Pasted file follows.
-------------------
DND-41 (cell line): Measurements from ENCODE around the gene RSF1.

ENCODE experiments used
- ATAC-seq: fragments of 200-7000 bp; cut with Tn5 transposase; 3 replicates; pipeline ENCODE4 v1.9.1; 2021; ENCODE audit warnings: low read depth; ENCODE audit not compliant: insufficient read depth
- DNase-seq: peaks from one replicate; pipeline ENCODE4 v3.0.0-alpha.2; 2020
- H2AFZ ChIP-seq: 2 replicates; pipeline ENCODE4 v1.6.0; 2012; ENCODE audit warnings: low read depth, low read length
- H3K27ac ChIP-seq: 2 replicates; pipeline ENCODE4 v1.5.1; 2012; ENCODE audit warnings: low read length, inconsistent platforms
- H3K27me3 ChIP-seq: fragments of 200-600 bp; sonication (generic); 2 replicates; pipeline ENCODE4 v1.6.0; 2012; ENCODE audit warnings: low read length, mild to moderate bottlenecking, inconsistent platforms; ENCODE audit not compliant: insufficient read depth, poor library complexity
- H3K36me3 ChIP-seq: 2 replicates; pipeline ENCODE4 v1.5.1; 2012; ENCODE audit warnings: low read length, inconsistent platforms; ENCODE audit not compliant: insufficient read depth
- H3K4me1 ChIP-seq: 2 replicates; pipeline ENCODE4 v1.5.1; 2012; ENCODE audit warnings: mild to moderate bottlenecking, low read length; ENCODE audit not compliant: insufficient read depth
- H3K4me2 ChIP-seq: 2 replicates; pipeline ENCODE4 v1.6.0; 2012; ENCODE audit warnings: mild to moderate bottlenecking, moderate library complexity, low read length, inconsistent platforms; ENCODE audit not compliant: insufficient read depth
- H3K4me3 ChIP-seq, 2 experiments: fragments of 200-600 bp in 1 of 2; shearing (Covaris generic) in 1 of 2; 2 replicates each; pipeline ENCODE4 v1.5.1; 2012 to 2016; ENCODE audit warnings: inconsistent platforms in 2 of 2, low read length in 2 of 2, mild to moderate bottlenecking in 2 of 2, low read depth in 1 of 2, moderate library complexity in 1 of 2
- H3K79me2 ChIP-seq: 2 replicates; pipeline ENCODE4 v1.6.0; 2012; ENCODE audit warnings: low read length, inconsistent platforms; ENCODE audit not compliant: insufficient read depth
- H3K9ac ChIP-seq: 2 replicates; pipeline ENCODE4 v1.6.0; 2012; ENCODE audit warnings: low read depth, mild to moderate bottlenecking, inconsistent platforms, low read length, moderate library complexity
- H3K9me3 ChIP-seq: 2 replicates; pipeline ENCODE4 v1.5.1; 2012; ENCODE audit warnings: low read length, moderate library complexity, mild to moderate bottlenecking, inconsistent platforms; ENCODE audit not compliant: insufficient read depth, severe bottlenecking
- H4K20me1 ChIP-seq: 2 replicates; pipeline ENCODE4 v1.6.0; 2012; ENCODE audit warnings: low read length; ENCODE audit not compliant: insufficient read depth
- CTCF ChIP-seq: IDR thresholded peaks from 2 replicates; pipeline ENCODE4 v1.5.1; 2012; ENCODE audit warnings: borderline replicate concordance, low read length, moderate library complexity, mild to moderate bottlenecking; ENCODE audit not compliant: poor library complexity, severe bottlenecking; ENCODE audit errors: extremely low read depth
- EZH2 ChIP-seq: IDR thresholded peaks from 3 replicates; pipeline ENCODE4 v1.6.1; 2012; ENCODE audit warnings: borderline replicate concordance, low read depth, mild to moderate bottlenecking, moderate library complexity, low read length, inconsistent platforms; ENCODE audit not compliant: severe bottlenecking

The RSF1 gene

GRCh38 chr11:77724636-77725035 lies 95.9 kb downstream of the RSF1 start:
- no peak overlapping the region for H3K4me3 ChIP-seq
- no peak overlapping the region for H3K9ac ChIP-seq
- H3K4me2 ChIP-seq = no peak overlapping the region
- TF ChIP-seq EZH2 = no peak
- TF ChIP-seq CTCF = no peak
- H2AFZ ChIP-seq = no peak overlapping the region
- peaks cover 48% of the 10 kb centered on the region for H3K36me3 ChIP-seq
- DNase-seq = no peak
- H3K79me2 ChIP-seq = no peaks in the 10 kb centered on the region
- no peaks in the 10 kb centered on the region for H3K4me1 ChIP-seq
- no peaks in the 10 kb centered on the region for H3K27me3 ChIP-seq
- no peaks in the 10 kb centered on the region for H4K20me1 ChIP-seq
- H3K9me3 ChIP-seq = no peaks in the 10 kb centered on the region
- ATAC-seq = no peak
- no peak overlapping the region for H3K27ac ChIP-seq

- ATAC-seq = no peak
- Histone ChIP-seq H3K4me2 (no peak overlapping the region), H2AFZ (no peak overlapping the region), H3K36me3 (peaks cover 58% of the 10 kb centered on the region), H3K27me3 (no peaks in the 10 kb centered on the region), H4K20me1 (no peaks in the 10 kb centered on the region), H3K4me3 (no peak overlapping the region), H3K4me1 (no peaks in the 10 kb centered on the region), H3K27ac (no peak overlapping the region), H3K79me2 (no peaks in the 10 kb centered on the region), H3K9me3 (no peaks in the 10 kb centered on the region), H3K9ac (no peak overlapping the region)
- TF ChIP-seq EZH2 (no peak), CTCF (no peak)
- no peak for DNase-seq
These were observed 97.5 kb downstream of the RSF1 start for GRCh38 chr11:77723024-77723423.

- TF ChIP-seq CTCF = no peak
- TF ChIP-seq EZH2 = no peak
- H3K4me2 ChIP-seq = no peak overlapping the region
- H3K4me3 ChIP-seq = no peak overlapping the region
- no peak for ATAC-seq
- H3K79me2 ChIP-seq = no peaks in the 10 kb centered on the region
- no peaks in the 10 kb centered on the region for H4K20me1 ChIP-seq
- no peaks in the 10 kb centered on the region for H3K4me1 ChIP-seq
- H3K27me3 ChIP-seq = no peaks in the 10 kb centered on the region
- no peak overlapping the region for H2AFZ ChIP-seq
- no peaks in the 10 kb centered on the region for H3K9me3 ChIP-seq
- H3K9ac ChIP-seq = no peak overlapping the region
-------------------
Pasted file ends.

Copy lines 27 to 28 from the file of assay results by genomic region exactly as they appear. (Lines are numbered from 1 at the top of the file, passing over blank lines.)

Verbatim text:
- DNase-seq = no peak
- H3K79me2 ChIP-seq = no peaks in the 10 kb centered on the region